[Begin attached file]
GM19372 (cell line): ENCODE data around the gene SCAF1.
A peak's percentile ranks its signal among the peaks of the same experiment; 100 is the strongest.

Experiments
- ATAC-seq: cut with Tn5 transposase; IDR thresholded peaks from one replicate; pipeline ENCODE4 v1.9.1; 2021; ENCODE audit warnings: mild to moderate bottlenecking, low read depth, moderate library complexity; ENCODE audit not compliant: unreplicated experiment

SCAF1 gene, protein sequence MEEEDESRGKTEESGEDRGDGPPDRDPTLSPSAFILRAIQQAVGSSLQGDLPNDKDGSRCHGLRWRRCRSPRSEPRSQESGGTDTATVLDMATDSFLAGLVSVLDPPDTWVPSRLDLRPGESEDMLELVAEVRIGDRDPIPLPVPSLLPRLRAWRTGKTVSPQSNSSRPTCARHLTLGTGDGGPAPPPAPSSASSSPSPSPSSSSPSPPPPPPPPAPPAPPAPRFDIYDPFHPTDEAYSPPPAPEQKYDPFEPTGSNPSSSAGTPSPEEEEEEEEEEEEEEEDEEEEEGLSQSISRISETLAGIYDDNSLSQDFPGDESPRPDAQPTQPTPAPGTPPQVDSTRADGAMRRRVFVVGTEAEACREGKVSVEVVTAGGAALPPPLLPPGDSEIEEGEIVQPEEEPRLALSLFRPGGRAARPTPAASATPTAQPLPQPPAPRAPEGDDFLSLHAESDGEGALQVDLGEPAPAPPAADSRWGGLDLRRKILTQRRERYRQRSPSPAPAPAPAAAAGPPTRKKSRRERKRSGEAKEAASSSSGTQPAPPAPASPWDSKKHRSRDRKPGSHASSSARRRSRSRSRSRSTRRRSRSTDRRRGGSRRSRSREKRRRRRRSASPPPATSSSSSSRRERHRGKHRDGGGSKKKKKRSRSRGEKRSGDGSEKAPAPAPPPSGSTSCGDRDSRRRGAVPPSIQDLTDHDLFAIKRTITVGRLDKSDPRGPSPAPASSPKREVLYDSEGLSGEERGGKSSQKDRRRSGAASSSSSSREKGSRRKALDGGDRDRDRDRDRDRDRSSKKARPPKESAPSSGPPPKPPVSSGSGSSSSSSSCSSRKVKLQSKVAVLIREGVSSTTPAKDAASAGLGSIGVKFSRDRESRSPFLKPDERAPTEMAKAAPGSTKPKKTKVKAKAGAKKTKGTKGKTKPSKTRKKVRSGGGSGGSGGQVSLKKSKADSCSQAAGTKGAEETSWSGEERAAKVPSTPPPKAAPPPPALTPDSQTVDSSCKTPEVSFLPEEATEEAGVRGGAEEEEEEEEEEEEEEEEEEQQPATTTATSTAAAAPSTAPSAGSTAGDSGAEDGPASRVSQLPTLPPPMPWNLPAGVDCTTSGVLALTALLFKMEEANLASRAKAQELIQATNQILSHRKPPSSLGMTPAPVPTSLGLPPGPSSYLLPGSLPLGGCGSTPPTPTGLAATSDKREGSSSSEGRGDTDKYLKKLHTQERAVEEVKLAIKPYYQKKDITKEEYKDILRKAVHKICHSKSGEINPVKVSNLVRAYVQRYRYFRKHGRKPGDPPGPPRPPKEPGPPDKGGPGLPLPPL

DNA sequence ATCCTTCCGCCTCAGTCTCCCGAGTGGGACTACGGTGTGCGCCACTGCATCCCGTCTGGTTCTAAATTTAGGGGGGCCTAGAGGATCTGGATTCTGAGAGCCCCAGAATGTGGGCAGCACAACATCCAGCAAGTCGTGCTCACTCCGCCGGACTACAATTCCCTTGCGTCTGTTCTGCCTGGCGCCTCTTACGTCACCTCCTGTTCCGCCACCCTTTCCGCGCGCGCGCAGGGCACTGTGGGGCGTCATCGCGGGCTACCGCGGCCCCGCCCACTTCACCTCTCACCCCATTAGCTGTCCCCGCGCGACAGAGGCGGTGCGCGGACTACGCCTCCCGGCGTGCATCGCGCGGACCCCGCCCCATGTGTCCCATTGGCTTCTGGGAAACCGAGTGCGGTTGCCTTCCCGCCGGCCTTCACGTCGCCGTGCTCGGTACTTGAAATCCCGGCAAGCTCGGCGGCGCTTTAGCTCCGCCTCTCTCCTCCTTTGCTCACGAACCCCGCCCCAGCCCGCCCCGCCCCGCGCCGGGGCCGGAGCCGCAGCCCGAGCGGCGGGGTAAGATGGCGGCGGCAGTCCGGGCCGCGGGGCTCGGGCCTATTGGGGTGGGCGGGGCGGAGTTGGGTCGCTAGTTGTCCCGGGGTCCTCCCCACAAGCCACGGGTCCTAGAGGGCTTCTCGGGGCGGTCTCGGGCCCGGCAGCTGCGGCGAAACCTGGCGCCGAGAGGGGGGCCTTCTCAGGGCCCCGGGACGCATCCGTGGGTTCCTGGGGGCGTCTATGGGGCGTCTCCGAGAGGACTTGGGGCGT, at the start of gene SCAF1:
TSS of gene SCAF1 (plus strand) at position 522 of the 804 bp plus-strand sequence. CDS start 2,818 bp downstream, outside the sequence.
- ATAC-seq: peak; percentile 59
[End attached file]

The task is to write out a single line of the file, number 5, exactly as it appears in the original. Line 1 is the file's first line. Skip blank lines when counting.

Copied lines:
SCAF1 gene, protein sequence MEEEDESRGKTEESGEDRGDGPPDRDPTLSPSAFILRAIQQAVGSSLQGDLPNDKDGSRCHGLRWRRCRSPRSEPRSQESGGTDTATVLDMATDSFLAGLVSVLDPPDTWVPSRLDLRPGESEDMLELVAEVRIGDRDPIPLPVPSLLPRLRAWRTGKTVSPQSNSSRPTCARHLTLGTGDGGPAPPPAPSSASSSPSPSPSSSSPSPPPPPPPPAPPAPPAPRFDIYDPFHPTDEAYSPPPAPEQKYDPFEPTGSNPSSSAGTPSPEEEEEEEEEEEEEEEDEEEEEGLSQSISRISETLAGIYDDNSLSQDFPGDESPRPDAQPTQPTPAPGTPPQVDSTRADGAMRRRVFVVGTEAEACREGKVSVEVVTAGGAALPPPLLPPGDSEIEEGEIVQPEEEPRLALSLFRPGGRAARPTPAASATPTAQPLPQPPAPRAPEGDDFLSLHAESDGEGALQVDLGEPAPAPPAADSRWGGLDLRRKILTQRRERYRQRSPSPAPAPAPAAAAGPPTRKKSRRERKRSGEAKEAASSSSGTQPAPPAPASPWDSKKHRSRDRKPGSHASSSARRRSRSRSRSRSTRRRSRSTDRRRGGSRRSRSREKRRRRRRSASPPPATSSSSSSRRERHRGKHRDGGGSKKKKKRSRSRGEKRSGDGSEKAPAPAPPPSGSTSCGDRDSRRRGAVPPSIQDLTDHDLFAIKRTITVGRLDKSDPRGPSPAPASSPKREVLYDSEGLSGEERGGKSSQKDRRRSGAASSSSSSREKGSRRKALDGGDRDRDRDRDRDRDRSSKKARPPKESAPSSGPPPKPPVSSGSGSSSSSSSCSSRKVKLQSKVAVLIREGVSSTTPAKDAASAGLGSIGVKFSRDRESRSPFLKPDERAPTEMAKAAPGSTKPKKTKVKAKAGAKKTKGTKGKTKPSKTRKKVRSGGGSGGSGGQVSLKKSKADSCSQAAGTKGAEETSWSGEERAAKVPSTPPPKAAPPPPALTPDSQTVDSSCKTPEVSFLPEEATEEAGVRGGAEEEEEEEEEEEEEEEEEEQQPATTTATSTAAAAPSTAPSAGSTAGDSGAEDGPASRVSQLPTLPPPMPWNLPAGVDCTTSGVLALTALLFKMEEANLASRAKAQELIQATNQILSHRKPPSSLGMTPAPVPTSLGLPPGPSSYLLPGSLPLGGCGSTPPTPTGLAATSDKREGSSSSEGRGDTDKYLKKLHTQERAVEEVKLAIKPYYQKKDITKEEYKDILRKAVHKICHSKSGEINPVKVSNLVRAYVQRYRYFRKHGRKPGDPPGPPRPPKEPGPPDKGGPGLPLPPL